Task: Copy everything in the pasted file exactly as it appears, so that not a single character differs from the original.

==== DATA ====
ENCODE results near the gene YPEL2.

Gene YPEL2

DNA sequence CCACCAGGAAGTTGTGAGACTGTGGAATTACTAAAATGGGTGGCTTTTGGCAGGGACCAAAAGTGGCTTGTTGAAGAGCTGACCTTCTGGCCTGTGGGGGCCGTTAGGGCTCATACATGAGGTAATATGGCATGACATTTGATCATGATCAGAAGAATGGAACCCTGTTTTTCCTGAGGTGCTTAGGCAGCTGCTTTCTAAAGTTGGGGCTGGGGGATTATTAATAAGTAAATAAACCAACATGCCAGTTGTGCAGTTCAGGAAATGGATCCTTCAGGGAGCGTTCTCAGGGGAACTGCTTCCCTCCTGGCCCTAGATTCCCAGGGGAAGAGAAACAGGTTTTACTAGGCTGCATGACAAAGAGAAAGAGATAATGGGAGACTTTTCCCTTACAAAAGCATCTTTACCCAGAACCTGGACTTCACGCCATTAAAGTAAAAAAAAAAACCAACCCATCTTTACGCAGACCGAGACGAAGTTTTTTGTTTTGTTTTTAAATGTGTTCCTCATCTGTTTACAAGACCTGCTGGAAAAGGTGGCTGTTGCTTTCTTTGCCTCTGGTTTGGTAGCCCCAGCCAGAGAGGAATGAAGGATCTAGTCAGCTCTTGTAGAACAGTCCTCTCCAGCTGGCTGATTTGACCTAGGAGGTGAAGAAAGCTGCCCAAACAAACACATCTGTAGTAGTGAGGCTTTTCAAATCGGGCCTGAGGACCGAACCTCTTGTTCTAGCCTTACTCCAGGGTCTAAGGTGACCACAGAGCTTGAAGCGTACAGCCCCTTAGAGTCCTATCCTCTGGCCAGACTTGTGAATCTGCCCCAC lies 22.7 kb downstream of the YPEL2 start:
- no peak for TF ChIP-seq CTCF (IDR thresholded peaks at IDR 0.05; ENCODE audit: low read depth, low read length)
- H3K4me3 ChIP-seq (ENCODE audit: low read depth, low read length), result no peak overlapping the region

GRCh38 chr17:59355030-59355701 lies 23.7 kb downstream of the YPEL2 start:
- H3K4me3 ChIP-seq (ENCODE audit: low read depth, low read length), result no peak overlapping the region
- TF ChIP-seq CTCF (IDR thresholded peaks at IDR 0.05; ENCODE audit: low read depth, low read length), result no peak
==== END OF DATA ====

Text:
ENCODE results near the gene YPEL2.

Gene YPEL2

DNA sequence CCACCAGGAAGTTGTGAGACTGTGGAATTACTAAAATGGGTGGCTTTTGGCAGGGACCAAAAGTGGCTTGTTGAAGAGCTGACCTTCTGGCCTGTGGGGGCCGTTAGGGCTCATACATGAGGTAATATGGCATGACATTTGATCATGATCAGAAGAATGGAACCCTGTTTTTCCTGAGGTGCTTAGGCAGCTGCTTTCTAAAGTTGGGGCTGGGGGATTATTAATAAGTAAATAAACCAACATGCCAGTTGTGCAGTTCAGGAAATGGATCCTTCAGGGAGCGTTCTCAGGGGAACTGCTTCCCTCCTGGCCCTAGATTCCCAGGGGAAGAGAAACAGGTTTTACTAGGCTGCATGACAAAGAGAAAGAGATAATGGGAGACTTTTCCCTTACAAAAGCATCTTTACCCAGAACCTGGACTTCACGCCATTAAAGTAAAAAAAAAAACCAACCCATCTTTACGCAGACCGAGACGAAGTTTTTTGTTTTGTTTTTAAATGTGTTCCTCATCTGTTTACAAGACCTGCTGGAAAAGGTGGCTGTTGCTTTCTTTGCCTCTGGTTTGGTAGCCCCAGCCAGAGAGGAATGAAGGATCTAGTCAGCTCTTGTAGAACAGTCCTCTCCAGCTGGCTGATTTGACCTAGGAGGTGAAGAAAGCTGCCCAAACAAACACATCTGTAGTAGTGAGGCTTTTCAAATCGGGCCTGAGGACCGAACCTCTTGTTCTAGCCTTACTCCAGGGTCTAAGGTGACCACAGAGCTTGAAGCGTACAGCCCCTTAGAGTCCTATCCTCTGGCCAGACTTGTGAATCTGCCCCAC lies 22.7 kb downstream of the YPEL2 start:
- no peak for TF ChIP-seq CTCF (IDR thresholded peaks at IDR 0.05; ENCODE audit: low read depth, low read length)
- H3K4me3 ChIP-seq (ENCODE audit: low read depth, low read length), result no peak overlapping the region

GRCh38 chr17:59355030-59355701 lies 23.7 kb downstream of the YPEL2 start:
- H3K4me3 ChIP-seq (ENCODE audit: low read depth, low read length), result no peak overlapping the region
- TF ChIP-seq CTCF (IDR thresholded peaks at IDR 0.05; ENCODE audit: low read depth, low read length), result no peak